Calls for Supreme Court Justice Clarence Thomas to resign—or face impeachment proceedings—mounted late Thursday after text messages revealed that his wife urged former White House Chief of Staff Mark Meadows to aggressively pursue efforts to overturn the 2020 election results.
The Washington Post and CBS News obtained dozens of texts that Ginni Thomas, a long-time far-right activist who attended the January 6 rally that preceded the Capitol assault, sent to Meadows in the wake of Trump's election loss, which she characterized as fraudulent while her husband was hearing election-related cases.
"Release the Kraken and save us from the left taking America down," Thomas wrote in a November 19 message to Meadows, echoing a slogan that served as a rallying cry for pro-Trump groups.
All but one of the texts between Thomas and Meadows, most of which were written by Thomas, were sent between November 4 and November 24, 2020. One text was sent on January 10, 2021 in the wake of the Capitol insurrection.
Justice Thomas, who is currently hospitalized with an infection, has thus far declined to recuse himself from Supreme Court cases in which his wife's right-wing activism could pose a conflict of interest.
Thomas was the only justice to publicly argue that the high court should have granted former President Donald Trump's motion to block the National Archives from handing White House documents over to a congressional panel investigating the January 6 attack. The Supreme Court ultimately rejected Trump's request.
Sarah Lipton-Lubet, executive director of the Take Back the Court Action Fund, said in a statement Thursday night that "if one thing is clear" from the newly revealed text messages, "it's that there's much more to the story of Ginni Thomas' participation in the January 6 attack that the House Select Committee and the American public deserve to know."
"Given that Justice Thomas has already made known he won't recuse himself from cases related to his wife's right-wing activism, and the damning evidence of his wife's involvement in this attack on our democracy, Thomas is clearly unfit to serve on the nation's highest court," said Lipton-Lubet. "Clarence Thomas must immediately resign from his seat on the Supreme Court."
"If he refuses, Congress must move to impeach him," she added. "The integrity of the court, our judicial system, and our democracy as a whole depends on it."
At least one member of Congress, Rep. Ilhan Omar (D-Minn.), echoed the call for Thomas' impeachment. The House can impeach a Supreme Court justice with a simple-majority vote, but a two-thirds majority is required in the Senate for conviction and removal.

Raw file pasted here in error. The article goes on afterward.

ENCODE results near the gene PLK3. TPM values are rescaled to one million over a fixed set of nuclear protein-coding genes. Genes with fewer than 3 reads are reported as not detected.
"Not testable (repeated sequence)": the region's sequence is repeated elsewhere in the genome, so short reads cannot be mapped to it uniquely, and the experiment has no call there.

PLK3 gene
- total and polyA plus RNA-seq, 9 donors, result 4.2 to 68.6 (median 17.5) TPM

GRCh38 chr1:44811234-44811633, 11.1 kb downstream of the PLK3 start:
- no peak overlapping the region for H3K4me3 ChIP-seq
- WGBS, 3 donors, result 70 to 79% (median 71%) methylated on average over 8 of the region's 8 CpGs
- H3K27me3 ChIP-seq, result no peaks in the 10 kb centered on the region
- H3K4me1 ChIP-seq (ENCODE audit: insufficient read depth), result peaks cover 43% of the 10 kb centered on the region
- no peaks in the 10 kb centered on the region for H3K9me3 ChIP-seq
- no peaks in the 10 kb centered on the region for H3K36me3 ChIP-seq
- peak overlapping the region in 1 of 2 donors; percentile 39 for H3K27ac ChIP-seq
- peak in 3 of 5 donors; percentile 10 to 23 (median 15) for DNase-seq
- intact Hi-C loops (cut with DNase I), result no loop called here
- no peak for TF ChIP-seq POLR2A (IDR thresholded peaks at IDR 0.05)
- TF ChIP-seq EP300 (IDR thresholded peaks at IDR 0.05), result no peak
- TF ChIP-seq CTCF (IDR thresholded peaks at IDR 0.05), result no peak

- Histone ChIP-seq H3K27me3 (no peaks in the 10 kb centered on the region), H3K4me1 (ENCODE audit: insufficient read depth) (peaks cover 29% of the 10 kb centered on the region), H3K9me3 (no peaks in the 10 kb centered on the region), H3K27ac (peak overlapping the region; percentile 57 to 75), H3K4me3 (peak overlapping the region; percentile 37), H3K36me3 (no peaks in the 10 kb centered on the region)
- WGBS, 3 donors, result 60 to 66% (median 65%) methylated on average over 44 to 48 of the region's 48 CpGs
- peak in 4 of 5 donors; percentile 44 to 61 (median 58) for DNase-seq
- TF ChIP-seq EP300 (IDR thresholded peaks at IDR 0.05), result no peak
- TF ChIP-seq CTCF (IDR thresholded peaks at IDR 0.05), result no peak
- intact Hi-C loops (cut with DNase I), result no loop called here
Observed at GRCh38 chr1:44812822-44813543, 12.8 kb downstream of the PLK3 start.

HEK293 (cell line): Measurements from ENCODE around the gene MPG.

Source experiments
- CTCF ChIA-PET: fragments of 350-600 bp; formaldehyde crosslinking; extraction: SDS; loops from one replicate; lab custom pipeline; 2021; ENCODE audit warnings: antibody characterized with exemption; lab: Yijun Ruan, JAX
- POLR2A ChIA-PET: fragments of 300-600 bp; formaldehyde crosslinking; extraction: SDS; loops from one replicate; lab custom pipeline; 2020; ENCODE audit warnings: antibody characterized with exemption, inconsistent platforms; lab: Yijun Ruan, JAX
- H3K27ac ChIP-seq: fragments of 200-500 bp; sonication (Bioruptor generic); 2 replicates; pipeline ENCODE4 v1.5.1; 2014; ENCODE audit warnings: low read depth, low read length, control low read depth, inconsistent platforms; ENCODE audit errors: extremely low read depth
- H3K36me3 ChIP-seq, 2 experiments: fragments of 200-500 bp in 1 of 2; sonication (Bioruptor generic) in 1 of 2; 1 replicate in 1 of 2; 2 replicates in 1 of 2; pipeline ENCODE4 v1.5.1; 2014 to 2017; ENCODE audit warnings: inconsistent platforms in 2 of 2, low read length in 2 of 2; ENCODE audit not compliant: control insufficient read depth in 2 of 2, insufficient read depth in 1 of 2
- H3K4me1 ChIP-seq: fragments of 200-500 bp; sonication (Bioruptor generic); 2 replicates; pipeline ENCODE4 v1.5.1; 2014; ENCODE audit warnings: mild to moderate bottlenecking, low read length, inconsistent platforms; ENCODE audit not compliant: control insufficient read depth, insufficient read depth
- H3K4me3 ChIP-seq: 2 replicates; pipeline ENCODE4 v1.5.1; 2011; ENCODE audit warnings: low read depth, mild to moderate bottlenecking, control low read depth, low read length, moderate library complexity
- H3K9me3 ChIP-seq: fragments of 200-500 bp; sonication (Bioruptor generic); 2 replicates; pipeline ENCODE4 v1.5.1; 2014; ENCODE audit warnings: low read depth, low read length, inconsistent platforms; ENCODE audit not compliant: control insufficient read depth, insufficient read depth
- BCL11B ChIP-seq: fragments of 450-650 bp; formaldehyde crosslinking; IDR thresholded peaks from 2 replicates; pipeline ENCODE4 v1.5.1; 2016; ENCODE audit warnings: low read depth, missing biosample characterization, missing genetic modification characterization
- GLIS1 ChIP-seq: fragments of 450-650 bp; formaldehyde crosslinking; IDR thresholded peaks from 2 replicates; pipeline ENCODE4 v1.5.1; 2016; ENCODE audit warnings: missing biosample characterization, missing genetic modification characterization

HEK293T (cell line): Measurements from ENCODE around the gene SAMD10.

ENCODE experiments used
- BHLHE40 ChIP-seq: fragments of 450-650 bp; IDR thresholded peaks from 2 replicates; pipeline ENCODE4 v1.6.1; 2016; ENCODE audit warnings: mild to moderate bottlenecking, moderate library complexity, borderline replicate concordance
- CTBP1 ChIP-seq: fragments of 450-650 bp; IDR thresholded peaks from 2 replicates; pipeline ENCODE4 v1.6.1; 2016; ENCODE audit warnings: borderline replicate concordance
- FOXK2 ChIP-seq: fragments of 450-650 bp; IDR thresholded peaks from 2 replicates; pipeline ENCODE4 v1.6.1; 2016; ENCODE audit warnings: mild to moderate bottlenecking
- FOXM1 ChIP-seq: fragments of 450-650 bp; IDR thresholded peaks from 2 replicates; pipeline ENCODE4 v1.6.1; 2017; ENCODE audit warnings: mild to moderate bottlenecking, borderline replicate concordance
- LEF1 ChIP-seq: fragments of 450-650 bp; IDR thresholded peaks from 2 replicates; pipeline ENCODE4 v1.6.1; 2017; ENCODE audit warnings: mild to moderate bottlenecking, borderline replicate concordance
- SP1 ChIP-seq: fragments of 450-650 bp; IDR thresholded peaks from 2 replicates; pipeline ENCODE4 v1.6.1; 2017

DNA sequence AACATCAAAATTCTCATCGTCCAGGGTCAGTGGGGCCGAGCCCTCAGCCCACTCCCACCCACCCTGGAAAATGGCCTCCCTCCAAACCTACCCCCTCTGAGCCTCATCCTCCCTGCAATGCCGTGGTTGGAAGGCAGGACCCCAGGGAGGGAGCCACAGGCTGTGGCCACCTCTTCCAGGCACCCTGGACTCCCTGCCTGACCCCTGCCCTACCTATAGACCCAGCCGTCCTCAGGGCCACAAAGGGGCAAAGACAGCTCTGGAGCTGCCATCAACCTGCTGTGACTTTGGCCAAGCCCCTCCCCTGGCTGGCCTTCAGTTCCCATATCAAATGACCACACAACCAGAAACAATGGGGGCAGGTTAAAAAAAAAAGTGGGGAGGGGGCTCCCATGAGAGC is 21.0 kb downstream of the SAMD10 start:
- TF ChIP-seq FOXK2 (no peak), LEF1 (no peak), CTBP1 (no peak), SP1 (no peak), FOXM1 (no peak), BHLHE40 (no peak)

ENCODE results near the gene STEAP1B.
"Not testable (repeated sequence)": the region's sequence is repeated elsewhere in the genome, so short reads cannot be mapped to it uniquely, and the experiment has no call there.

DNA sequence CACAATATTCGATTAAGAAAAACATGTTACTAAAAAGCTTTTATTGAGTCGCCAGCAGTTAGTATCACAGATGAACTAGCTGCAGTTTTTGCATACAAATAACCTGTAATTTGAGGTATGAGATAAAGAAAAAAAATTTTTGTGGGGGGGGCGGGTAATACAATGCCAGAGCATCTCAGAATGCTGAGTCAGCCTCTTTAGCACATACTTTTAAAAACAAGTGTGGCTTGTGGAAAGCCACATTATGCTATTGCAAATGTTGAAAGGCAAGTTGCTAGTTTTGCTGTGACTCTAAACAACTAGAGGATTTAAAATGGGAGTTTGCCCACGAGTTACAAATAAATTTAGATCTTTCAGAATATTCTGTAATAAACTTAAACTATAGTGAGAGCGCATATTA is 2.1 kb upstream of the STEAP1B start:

At the very least, the new revelations demonstrate why Thomas "must recuse from any Supreme Court cases or petitions related to the January 6 Committee or efforts to overturn the election," argued Gabe Roth, executive director of the nonpartisan advocacy group Fix the Court.
"Ginni's direct participation in this odious anti-democracy work, coupled with the new reporting that seems to indicate she may have spoken to Justice Thomas about it, leads to the conclusion that the justice's continued participation in cases related to these efforts would only further tarnish the court's already fading public reputation," Roth said.
The New Yorker's Jane Mayer reported in January that Ginni Thomas has in recent years aligned herself "with many activists who have brought issues in front of" the Supreme Court.
"She has been one of the directors of CNP Action, a dark-money wing of the conservative pressure group the Council for National Policy," Mayer noted. "CNP Action, behind closed doors, connects wealthy donors with some of the most radical right-wing figures in America. Ginni Thomas has also been on the advisory board of Turning Point USA, a pro-Trump student group, whose founder, Charlie Kirk, boasted of sending busloads of protesters to Washington on January 6th."
Mayer also observed that Ginni Thomas received payments from the Center for Security Policy (CSP), a right-wing anti-Muslim think tank. Despite disclosure requirements, Justice Thomas failed to report his wife's income from CSP in 2017 and 2018.
In an op-ed published before the text messages between Ginni Thomas and Meadows surfaced, MSNBC's Mehdi Hasan cited Mayer's reporting to argue that "Democrats should be loudly drawing attention to the fact that the wife of a sitting Supreme Court justice supported Trump's coup attempt."
"There is a clear value in holding impeachment hearings to draw attention to Thomas and his wife and their inappropriate behavior, especially as an increasingly partisan, conservative-majority court guts voting and reproductive rights," Hasan wrote. "What would Republicans be doing if they had held a House majority and, say, Justice Sonia Sotomayor's spouse had supported attempts to block a duly elected GOP president from taking office and she refused to recuse herself from related cases?"